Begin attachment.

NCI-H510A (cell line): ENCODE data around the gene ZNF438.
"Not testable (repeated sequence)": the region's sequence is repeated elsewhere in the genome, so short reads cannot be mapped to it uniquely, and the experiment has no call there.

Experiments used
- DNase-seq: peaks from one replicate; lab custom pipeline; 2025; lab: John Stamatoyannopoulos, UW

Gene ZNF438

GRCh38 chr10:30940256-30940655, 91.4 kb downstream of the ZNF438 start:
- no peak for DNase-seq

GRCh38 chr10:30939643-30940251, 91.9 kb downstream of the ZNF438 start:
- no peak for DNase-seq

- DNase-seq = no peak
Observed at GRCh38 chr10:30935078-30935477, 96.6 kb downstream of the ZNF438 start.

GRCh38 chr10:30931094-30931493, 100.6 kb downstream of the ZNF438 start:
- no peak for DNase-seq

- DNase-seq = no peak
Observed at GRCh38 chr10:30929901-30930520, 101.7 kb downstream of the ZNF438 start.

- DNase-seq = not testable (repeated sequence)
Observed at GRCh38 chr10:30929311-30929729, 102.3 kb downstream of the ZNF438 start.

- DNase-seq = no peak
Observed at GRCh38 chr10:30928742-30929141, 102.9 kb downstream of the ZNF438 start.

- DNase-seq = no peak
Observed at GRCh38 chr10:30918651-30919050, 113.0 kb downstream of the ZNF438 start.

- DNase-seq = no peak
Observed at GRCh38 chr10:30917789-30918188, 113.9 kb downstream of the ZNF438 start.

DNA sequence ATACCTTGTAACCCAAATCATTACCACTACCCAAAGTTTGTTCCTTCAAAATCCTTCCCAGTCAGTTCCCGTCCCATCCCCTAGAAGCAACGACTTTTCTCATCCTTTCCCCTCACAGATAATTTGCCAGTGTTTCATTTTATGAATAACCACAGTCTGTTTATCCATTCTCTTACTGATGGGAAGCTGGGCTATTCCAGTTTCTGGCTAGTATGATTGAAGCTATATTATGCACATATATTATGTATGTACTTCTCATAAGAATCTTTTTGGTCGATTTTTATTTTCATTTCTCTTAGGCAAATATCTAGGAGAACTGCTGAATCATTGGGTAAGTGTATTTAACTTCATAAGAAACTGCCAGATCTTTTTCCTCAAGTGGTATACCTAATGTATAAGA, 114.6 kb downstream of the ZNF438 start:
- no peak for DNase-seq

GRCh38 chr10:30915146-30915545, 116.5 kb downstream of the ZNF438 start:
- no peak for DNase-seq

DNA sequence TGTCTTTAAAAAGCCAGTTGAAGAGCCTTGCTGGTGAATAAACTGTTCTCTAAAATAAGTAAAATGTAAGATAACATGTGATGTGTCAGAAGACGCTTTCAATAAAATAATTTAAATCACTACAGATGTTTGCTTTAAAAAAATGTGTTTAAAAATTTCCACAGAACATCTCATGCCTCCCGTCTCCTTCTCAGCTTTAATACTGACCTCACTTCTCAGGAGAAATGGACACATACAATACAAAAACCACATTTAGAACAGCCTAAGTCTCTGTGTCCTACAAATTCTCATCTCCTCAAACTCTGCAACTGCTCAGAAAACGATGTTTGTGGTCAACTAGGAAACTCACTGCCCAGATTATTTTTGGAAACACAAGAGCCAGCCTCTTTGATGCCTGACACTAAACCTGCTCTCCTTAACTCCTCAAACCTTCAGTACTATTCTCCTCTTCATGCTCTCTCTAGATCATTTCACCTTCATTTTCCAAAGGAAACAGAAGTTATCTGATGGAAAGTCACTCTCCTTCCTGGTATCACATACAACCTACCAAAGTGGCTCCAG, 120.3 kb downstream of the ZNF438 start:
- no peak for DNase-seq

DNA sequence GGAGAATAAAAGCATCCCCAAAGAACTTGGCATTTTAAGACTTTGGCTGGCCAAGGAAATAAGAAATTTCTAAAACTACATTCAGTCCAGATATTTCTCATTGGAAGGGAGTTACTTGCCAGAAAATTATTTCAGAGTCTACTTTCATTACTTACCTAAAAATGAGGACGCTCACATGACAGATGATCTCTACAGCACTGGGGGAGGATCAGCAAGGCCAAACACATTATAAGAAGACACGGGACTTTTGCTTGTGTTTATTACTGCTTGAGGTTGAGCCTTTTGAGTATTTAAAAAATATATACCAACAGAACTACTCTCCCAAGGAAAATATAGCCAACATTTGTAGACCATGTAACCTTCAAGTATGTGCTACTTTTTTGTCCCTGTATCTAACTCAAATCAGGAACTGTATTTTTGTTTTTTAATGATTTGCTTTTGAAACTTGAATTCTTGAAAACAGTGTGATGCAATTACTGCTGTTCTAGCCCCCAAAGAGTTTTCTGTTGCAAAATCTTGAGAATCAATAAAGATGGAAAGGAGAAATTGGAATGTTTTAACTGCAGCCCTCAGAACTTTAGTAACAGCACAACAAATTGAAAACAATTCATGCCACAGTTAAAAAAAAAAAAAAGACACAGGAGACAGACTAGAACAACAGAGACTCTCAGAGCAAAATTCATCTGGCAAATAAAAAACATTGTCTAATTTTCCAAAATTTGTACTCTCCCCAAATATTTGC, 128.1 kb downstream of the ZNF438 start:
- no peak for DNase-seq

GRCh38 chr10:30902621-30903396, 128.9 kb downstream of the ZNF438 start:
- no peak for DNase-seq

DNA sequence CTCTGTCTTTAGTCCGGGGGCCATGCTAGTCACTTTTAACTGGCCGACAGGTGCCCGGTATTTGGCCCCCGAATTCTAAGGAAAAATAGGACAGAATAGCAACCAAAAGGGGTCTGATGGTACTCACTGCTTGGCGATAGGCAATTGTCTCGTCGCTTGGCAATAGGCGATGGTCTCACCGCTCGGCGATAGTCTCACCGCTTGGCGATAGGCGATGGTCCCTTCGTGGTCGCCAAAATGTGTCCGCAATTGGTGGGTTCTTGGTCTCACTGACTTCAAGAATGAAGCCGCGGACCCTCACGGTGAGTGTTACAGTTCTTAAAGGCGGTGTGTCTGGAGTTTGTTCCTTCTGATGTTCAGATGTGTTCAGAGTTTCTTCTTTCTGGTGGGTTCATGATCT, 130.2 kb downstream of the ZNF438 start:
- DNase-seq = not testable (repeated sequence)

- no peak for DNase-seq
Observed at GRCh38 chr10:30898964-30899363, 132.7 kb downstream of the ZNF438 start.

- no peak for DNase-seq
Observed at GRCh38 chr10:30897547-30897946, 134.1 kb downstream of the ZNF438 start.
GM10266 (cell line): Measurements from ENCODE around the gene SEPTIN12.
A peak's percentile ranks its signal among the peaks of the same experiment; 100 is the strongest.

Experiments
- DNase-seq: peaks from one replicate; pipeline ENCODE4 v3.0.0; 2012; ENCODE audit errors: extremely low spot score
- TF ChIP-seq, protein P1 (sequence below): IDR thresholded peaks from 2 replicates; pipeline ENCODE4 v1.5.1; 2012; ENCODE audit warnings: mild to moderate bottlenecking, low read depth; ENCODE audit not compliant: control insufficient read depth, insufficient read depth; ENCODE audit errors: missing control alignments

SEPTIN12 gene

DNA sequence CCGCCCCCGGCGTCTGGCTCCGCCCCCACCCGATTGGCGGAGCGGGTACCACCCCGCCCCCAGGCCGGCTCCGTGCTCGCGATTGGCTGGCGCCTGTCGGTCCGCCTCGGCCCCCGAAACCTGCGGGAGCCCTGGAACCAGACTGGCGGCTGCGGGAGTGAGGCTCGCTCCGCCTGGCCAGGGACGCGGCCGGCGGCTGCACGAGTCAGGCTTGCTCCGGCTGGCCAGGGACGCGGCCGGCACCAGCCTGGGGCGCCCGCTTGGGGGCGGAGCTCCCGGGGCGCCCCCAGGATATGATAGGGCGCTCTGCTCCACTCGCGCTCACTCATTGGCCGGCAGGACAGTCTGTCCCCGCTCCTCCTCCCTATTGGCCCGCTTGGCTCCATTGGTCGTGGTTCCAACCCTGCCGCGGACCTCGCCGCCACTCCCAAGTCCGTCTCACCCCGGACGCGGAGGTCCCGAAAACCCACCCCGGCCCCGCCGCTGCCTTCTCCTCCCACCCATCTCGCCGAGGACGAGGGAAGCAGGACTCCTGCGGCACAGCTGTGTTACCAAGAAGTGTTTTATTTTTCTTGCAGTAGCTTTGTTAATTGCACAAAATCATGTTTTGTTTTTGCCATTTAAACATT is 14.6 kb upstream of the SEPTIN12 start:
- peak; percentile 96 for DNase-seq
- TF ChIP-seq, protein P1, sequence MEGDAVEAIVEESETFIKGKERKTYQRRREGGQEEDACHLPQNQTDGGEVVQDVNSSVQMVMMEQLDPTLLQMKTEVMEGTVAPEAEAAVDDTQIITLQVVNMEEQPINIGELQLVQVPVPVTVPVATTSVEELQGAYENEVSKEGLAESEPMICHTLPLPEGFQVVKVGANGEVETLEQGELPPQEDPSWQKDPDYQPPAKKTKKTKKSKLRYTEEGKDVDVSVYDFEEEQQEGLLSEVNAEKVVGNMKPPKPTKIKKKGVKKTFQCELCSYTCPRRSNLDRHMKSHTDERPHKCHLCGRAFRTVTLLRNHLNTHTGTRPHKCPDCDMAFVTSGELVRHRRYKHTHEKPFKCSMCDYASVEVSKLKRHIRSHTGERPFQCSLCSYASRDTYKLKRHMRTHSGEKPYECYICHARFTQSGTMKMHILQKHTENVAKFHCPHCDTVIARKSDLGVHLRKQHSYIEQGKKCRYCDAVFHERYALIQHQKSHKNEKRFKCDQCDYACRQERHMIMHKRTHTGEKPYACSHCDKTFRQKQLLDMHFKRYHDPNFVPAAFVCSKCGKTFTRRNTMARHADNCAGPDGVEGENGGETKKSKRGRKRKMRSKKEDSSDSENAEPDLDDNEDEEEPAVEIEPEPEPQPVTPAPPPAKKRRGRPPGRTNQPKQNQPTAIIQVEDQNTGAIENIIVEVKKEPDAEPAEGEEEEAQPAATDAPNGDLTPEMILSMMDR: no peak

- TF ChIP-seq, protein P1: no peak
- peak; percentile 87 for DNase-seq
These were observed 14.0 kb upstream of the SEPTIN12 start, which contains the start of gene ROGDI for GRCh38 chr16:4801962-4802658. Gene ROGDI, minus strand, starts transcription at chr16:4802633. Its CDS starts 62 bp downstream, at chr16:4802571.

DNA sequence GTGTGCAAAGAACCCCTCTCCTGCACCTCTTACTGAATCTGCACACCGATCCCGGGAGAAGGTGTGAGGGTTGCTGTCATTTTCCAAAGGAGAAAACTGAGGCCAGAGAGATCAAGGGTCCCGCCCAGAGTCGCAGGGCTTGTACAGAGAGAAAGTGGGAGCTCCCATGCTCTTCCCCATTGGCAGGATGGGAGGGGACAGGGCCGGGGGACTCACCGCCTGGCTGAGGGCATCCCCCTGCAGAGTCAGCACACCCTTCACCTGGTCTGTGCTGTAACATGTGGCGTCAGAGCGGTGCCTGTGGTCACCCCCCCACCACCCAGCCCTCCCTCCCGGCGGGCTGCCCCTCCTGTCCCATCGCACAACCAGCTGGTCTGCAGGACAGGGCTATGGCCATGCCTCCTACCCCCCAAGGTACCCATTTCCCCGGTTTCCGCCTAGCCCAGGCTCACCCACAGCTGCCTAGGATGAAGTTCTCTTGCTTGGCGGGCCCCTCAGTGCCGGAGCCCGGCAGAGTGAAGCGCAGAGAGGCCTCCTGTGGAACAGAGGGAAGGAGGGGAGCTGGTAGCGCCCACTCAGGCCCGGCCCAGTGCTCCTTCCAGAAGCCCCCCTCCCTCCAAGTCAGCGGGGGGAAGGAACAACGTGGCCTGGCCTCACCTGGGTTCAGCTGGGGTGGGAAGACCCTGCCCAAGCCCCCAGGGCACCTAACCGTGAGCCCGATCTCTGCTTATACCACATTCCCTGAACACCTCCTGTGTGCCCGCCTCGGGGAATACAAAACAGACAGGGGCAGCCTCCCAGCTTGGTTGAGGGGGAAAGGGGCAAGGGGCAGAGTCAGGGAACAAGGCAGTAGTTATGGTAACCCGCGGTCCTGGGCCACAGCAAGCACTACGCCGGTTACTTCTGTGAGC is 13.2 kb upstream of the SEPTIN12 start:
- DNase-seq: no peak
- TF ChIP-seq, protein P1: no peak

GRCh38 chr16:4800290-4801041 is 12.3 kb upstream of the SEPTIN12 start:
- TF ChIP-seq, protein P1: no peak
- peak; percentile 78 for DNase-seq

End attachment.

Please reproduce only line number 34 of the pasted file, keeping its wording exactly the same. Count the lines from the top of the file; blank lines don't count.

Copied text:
DNA sequence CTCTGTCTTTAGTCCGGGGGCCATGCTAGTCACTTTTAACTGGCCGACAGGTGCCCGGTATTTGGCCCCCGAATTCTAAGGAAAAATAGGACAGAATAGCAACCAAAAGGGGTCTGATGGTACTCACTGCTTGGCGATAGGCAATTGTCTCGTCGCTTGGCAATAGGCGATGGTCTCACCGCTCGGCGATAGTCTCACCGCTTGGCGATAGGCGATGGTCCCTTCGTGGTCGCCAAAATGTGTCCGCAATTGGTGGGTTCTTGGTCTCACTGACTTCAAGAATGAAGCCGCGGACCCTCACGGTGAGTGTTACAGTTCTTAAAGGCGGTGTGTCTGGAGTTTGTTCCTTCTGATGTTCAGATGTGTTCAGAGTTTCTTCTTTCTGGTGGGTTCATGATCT, 130.2 kb downstream of the ZNF438 start: